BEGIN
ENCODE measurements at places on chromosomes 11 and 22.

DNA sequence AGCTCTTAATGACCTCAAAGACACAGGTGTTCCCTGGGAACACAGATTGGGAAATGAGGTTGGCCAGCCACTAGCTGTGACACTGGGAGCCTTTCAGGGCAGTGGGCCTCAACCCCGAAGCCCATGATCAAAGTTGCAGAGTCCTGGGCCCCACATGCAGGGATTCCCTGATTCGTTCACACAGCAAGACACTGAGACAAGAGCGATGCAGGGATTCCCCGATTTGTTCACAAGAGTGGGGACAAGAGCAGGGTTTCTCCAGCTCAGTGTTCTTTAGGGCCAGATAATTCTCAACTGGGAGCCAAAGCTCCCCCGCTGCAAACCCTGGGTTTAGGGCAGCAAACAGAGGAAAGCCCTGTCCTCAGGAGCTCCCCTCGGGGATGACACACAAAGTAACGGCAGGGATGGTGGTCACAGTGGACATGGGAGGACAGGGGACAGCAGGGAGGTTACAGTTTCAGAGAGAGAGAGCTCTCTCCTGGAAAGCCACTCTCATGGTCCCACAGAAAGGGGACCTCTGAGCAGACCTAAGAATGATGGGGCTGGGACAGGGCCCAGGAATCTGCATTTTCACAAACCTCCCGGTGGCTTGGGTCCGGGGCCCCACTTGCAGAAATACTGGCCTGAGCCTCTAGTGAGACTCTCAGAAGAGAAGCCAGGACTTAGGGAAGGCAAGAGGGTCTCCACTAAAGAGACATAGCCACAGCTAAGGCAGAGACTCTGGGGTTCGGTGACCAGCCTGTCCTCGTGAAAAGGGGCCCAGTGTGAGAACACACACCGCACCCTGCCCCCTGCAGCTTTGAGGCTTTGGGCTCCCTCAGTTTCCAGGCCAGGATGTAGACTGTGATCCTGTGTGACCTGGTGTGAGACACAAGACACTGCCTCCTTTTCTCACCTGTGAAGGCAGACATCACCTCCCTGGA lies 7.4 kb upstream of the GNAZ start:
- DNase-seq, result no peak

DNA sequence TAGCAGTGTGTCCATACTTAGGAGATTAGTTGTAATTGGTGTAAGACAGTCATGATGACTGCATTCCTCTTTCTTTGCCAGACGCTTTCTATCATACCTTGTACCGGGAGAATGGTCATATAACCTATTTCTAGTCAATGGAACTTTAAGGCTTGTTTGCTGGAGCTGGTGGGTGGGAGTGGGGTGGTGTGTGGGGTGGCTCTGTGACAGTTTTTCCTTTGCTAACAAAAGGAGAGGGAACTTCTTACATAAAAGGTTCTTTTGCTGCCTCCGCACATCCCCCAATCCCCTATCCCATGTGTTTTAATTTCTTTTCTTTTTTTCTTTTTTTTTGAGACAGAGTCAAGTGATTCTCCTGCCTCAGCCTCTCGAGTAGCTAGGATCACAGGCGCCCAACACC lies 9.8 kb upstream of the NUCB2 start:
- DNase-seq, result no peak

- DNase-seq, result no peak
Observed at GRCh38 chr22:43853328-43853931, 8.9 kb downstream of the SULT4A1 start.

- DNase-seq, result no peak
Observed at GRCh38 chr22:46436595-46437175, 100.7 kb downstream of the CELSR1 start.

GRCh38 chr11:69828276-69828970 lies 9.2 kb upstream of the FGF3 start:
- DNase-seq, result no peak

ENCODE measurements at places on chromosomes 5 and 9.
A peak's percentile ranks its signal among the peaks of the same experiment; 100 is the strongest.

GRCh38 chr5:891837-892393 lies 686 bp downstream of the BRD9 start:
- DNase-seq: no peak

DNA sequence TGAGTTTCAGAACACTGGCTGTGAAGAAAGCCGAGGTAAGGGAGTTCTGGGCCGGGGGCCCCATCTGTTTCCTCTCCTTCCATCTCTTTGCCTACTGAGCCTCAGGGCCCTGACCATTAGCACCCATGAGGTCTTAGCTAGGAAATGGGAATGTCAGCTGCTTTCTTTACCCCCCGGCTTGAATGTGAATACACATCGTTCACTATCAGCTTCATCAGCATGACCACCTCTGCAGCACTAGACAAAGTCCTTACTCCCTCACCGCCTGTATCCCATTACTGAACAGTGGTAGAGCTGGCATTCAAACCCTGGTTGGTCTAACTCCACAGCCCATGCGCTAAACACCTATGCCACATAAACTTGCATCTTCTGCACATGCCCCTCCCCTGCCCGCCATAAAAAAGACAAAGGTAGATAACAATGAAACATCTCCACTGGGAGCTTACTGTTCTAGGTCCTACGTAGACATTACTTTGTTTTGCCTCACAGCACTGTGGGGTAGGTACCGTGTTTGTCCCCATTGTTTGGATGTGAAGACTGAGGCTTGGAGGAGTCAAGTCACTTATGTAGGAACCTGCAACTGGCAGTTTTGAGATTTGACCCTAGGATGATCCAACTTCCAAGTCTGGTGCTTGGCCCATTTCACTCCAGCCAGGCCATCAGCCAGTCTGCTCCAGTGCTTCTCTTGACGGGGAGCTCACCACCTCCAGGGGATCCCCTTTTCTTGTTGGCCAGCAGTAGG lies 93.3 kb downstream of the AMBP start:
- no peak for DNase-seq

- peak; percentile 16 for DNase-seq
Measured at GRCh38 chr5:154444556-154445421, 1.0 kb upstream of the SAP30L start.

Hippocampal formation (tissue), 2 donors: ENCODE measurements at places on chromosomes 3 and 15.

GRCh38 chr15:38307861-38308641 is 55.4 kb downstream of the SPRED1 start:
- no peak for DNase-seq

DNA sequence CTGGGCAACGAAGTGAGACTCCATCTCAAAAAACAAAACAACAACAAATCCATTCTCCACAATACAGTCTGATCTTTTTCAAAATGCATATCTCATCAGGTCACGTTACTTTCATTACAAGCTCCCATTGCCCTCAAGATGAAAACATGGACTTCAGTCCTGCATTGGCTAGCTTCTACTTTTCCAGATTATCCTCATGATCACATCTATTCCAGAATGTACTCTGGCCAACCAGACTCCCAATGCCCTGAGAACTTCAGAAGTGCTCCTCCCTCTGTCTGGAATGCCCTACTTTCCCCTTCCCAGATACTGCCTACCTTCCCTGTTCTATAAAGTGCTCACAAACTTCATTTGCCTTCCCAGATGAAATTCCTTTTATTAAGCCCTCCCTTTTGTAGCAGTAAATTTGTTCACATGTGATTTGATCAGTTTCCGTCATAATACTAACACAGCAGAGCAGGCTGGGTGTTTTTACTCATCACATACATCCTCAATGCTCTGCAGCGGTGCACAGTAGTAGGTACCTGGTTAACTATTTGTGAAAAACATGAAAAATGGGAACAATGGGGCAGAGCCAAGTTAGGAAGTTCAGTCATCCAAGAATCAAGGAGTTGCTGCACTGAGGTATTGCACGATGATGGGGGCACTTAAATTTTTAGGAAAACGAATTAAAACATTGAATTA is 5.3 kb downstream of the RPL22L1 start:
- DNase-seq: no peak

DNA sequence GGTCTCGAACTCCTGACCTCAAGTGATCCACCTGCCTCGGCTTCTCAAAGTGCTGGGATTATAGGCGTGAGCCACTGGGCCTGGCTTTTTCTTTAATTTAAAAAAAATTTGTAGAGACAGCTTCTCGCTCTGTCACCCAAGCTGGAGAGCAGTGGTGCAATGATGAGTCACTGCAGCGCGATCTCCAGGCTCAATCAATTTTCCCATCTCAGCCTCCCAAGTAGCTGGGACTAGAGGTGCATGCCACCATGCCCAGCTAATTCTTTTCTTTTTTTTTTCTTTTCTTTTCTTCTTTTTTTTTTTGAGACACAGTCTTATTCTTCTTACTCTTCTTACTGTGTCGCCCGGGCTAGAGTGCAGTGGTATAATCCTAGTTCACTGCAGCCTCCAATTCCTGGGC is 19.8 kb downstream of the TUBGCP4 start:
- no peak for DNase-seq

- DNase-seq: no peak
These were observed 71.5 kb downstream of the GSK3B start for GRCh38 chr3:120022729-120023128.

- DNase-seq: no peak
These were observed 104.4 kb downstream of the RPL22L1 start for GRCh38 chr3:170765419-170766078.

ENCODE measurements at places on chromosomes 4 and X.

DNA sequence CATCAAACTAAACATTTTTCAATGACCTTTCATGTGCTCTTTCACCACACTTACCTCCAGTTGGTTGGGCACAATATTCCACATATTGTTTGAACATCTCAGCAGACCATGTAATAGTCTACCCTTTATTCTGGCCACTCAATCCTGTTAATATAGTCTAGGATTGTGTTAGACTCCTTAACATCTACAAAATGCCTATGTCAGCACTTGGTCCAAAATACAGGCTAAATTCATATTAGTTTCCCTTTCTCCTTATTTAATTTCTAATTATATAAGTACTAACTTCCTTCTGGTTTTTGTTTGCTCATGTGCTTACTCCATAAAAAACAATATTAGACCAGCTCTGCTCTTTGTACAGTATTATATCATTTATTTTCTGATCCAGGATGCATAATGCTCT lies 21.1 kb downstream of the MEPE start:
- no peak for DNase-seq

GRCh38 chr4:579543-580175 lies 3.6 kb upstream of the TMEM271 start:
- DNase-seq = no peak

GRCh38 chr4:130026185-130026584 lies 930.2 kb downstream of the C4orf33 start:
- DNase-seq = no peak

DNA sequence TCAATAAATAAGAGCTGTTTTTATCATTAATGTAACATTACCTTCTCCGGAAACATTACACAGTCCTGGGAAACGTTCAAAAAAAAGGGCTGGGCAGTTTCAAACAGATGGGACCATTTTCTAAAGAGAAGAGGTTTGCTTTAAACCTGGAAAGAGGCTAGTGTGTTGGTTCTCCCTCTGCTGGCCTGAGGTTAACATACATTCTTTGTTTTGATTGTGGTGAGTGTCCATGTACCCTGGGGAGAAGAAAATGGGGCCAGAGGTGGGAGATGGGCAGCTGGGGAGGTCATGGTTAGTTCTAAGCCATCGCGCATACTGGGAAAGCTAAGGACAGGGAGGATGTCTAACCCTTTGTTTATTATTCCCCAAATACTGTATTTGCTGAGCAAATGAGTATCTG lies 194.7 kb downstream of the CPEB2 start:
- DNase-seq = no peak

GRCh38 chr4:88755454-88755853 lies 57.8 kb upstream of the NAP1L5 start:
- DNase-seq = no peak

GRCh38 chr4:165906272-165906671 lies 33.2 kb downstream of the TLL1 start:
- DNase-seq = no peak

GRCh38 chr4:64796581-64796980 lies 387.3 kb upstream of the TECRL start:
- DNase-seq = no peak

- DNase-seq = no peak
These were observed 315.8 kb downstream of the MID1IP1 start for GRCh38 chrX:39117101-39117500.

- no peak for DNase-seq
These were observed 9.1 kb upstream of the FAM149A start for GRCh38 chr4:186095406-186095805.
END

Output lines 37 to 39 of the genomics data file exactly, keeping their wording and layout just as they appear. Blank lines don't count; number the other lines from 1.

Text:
- DNase-seq = no peak

DNA sequence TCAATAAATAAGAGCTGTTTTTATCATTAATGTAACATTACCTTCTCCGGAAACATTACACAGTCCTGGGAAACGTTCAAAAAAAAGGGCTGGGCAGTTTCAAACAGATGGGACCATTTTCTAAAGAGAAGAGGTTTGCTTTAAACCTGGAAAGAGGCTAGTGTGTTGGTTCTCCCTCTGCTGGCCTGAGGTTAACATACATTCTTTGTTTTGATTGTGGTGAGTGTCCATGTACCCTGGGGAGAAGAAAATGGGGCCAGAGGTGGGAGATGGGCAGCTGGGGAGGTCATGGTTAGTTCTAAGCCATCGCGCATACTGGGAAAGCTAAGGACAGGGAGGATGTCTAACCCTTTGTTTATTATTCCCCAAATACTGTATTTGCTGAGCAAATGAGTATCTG lies 194.7 kb downstream of the CPEB2 start:
- DNase-seq = no peak